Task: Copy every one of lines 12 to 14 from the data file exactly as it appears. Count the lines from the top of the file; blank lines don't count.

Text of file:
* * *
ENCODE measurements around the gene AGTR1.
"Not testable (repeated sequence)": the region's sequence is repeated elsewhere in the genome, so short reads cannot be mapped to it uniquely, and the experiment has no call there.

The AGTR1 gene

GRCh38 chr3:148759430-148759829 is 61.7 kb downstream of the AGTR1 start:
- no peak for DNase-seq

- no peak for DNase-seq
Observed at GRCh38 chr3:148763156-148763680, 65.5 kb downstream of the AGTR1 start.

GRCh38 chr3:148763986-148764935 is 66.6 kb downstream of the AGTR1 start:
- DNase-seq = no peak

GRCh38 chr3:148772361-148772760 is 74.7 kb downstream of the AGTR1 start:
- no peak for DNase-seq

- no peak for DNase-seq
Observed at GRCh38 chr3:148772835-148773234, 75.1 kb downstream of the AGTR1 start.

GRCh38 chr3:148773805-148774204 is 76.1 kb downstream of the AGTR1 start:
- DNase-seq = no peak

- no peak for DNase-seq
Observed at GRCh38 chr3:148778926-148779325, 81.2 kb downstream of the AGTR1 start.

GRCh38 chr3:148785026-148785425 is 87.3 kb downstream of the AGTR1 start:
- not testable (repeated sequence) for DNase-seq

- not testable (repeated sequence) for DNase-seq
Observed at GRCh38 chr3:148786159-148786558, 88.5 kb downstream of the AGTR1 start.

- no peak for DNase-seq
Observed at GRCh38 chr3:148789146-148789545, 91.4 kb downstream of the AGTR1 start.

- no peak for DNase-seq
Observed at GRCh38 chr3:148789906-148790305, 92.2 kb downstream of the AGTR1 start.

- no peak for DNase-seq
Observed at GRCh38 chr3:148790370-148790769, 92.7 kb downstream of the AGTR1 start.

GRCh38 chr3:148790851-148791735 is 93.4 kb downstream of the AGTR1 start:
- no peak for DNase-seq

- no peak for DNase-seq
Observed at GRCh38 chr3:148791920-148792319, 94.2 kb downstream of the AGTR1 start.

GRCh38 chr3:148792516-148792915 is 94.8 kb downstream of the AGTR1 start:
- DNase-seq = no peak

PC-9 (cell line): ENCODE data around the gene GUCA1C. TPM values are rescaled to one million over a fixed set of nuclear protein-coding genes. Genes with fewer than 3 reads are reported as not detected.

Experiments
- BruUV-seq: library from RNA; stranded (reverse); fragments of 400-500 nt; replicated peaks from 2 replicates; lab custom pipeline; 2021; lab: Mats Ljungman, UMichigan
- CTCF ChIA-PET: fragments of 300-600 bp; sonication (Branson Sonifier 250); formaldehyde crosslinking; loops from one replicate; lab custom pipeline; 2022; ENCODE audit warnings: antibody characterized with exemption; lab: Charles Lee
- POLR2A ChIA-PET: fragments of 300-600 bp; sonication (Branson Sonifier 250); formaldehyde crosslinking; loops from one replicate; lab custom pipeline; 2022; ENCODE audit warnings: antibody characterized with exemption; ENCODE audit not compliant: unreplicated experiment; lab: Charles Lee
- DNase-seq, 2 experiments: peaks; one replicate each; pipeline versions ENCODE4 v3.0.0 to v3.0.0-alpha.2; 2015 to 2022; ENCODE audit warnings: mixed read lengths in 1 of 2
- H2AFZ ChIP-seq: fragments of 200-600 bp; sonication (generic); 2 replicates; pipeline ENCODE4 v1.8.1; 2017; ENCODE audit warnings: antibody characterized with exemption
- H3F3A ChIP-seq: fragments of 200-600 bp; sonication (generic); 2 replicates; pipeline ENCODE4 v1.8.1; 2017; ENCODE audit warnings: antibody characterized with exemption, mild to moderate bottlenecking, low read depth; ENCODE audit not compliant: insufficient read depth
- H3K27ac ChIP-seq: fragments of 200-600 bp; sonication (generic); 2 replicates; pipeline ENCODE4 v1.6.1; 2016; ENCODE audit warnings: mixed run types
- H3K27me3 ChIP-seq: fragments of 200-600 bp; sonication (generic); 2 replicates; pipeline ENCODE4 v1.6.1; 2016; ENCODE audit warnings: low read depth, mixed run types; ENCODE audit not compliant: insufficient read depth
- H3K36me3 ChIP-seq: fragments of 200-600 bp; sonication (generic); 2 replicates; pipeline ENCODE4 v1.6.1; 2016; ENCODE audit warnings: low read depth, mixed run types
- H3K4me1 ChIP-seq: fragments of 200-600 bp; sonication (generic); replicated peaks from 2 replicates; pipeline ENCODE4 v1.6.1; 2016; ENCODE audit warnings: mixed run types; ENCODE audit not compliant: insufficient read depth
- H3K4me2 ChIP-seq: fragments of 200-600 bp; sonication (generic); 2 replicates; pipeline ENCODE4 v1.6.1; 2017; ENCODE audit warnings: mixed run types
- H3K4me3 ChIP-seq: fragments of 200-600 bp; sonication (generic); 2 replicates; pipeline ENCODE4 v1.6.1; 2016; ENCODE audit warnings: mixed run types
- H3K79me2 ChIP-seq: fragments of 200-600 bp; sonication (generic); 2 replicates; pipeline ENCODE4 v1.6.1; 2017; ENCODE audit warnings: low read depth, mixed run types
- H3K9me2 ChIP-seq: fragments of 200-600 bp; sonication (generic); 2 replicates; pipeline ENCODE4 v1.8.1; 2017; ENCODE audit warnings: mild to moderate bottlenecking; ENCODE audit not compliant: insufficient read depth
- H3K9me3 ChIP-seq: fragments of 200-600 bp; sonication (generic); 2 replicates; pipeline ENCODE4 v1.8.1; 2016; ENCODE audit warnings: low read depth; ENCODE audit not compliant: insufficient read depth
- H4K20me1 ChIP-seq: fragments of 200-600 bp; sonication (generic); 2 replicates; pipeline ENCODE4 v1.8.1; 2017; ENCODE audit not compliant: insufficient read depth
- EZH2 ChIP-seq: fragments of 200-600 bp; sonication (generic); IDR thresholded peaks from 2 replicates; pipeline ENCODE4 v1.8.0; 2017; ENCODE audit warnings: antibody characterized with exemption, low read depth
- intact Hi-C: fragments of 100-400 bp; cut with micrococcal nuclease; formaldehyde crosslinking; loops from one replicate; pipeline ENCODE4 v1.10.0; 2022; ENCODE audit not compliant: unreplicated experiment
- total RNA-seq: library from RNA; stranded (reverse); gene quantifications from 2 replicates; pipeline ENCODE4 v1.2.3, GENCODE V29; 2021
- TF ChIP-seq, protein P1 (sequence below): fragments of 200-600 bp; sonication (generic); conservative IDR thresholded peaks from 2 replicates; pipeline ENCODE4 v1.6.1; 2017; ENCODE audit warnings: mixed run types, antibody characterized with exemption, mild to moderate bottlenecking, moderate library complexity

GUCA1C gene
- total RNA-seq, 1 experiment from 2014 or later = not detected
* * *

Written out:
- no peak for DNase-seq
Observed at GRCh38 chr3:148772835-148773234, 75.1 kb downstream of the AGTR1 start.

GRCh38 chr3:148773805-148774204 is 76.1 kb downstream of the AGTR1 start: